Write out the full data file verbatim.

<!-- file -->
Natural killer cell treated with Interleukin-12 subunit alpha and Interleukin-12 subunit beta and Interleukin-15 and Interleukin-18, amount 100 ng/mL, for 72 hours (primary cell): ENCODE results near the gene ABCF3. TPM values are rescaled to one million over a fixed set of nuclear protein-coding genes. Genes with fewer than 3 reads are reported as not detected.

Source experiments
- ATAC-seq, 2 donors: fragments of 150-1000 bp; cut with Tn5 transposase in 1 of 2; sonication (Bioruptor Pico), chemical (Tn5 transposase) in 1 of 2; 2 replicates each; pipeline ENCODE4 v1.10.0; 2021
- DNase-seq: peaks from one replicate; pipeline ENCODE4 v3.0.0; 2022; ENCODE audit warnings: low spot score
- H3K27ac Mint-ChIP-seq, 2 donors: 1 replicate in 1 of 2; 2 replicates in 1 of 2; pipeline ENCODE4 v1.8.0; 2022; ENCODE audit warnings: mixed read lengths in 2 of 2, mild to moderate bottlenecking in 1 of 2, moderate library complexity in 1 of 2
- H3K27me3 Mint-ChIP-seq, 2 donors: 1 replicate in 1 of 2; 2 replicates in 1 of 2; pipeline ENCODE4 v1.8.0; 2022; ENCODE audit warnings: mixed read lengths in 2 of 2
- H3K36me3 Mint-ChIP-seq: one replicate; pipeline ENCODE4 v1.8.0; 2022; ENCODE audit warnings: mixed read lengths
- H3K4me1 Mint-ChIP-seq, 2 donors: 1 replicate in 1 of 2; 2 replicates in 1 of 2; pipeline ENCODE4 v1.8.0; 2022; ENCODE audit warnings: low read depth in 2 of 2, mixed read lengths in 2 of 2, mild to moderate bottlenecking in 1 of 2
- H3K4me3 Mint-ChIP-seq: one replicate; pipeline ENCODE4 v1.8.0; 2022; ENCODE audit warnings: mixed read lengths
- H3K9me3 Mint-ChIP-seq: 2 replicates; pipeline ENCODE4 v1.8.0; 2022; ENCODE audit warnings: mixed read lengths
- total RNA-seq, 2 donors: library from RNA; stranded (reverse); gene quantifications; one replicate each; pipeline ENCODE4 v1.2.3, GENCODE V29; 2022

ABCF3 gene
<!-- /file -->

Natural killer cell treated with Interleukin-12 subunit alpha and Interleukin-12 subunit beta and Interleukin-15 and Interleukin-18, amount 100 ng/mL, for 72 hours (primary cell): ENCODE results near the gene ABCF3. TPM values are rescaled to one million over a fixed set of nuclear protein-coding genes. Genes with fewer than 3 reads are reported as not detected.

Source experiments
- ATAC-seq, 2 donors: fragments of 150-1000 bp; cut with Tn5 transposase in 1 of 2; sonication (Bioruptor Pico), chemical (Tn5 transposase) in 1 of 2; 2 replicates each; pipeline ENCODE4 v1.10.0; 2021
- DNase-seq: peaks from one replicate; pipeline ENCODE4 v3.0.0; 2022; ENCODE audit warnings: low spot score
- H3K27ac Mint-ChIP-seq, 2 donors: 1 replicate in 1 of 2; 2 replicates in 1 of 2; pipeline ENCODE4 v1.8.0; 2022; ENCODE audit warnings: mixed read lengths in 2 of 2, mild to moderate bottlenecking in 1 of 2, moderate library complexity in 1 of 2
- H3K27me3 Mint-ChIP-seq, 2 donors: 1 replicate in 1 of 2; 2 replicates in 1 of 2; pipeline ENCODE4 v1.8.0; 2022; ENCODE audit warnings: mixed read lengths in 2 of 2
- H3K36me3 Mint-ChIP-seq: one replicate; pipeline ENCODE4 v1.8.0; 2022; ENCODE audit warnings: mixed read lengths
- H3K4me1 Mint-ChIP-seq, 2 donors: 1 replicate in 1 of 2; 2 replicates in 1 of 2; pipeline ENCODE4 v1.8.0; 2022; ENCODE audit warnings: low read depth in 2 of 2, mixed read lengths in 2 of 2, mild to moderate bottlenecking in 1 of 2
- H3K4me3 Mint-ChIP-seq: one replicate; pipeline ENCODE4 v1.8.0; 2022; ENCODE audit warnings: mixed read lengths
- H3K9me3 Mint-ChIP-seq: 2 replicates; pipeline ENCODE4 v1.8.0; 2022; ENCODE audit warnings: mixed read lengths
- total RNA-seq, 2 donors: library from RNA; stranded (reverse); gene quantifications; one replicate each; pipeline ENCODE4 v1.2.3, GENCODE V29; 2022

ABCF3 gene